>> JAN SCHOLTE: I have been involved in the IANA discussions and the IANA discussion, as a so‑called independent accountability advisor. So what I'm speaking of you is less of a professor of Gothenburg and my observations of what has happened in the IANA transition.

So what has happened to the issue of ICANN jurisdiction in the course of the IANA transition, that's what my comments will look at and make a series of seven points, I think. First to pick up on what Pedro just talked here about the scope of the issue of jurisdiction, what we're actually talking about what we are talking about jurisdiction and the IANA transition. And secondly the arguments that have been made for keeping the status quo in the sense of the incorporation of ICANN jurisdiction in the state of California, with its headquarters in the city of Los Angeles.

Then note thirdly some of the objections that have been made to that situation.

Fourthly, some of the suggested alternatives that have been voiced in the course of the discussions.

Fifth, that those alternatives have been pushed to the long term by arguments of pragmatism, so that in the end, the sixth point, the jurisdiction that used to be in the Affirmation of Commitments, Article 8 has been moved into the new bylaws of the ICANN in the transition. So the US jurisdiction, the California jurisdiction has been reaffirmed but now in the bylaws of the ICANN, and that defers the issue of are jurisdiction.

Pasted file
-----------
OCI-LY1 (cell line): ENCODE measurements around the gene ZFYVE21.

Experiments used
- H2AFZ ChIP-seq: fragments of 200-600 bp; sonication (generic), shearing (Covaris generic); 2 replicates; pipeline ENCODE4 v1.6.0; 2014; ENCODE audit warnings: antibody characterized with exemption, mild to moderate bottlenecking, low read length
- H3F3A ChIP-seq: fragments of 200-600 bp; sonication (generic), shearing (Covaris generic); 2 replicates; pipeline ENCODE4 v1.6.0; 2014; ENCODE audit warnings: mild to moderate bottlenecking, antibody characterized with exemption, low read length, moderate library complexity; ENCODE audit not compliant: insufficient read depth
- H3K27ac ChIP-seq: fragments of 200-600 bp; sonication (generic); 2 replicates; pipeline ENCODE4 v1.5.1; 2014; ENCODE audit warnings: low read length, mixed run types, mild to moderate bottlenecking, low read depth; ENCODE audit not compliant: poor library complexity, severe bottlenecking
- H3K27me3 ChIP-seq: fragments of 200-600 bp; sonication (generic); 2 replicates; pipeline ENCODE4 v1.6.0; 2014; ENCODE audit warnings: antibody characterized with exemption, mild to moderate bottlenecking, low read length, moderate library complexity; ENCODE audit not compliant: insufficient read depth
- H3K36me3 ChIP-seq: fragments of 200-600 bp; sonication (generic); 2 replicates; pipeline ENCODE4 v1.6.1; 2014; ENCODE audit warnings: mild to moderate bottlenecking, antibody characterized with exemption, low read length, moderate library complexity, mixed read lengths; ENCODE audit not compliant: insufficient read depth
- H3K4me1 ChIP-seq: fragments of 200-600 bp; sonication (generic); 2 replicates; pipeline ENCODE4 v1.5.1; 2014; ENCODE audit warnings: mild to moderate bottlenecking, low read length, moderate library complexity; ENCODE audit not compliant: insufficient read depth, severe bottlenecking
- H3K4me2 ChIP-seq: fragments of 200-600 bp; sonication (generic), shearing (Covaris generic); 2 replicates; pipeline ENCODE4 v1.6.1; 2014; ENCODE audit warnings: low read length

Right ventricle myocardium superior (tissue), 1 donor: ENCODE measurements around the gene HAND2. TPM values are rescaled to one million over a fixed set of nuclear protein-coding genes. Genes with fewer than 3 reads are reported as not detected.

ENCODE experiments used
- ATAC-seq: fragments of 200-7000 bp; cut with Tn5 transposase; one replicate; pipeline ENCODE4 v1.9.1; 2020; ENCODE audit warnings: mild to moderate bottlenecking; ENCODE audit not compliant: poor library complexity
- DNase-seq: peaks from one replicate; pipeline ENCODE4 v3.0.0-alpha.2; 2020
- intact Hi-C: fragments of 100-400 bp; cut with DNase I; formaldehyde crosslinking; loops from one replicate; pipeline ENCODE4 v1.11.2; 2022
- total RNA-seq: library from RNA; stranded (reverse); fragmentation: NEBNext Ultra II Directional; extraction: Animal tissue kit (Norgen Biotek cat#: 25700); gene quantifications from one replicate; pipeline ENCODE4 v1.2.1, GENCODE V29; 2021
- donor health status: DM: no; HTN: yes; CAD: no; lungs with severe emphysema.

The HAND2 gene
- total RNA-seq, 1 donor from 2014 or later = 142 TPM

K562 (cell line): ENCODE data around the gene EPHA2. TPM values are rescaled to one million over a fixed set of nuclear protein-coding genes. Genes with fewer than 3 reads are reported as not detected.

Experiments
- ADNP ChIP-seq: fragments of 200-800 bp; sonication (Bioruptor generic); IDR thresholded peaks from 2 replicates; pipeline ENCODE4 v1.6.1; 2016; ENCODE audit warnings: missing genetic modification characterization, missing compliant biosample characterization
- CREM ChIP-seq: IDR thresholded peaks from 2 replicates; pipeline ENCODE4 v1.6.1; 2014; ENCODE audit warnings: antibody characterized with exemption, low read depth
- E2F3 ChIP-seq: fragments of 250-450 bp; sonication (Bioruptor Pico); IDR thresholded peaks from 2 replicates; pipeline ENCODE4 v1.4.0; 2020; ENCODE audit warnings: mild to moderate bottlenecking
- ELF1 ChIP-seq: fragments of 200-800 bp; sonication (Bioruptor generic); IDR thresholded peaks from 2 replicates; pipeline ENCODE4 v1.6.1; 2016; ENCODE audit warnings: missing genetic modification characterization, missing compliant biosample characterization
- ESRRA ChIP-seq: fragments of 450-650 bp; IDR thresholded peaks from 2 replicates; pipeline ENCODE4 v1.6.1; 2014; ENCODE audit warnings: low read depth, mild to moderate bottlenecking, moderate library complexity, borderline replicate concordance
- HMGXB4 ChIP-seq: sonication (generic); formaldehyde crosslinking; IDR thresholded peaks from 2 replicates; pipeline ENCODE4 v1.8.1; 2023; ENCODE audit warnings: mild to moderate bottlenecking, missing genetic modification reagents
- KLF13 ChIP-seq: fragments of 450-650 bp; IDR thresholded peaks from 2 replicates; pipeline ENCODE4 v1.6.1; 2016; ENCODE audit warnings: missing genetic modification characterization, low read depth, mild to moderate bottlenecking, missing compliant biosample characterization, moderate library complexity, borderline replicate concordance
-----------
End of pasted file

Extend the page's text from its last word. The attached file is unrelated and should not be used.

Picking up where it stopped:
There's different aspects in jurisdiction. The one is where ICANN is located. There's also issues where remedies related to the contract where the ICANN might have. Could we go to the courses of another country and that sort of ‑‑ that sort of thing.

So a lot of this focus tends to be on the issue of where the headquarter is located but jurisdiction covers a number of issues. The US government has been very firm in saying it will be incorporated in the state of California. On the issue of where would you seek the redress for various contractual arrangements that involve ICANN, there the position has been more relaxed and you might go elsewhere.

Really the arguments for the most part many people in this process have said the status quo, in terms of where ICANN is located is not up for question or at least that has come from a number of areas including the NTIA administrator the chief executive of ICANN, when he spoke to the Senate in February of 2015, that ICANN was not expected to move from the US. He did not say it won't, but it was not expected, which was slightly softer language.

That set up the expectation and I know in the CWG, this was the negotiating forum for the new contract regarding the names functions, when certain members attempted to raise the jurisdiction issue as a fundamental issue to be argued about, that was effectively silenced, I would say.

We flag the issue of jurisdiction of moving ICANN out of the US, we can stop right now as in this transition discussion will not go anywhere. That really was saying that this was a strong message coming from a number ‑‑ from a number of quarters that this was not the time to raise the issue of moving ICANN through jurisdiction out of the US and the state of California.

Now some objections were raised nevertheless, by the Brazilian government representatives in ‑‑ in the GAC and the Government Advisory Committee and also in the CCWG as Pedro has eluded to.

So there were arguments, that you know, jurisdiction issue was not adequately addressed and there was an act to push this. The government of China behind the scenes was not terribly pleased with the prospect at the end of the IANA transition that the Chinese actors would be subject to the laws of California and I guess, you know, that might be a little bit in reverse in the American companies might be subject to the laws of China. So anyway, there was some ‑‑ some quieter discomfort expressed there. I would say the third place was the civil society groups in India, who also raised the jurisdiction, the location of ICANN and were not happy with the idea that that should continue.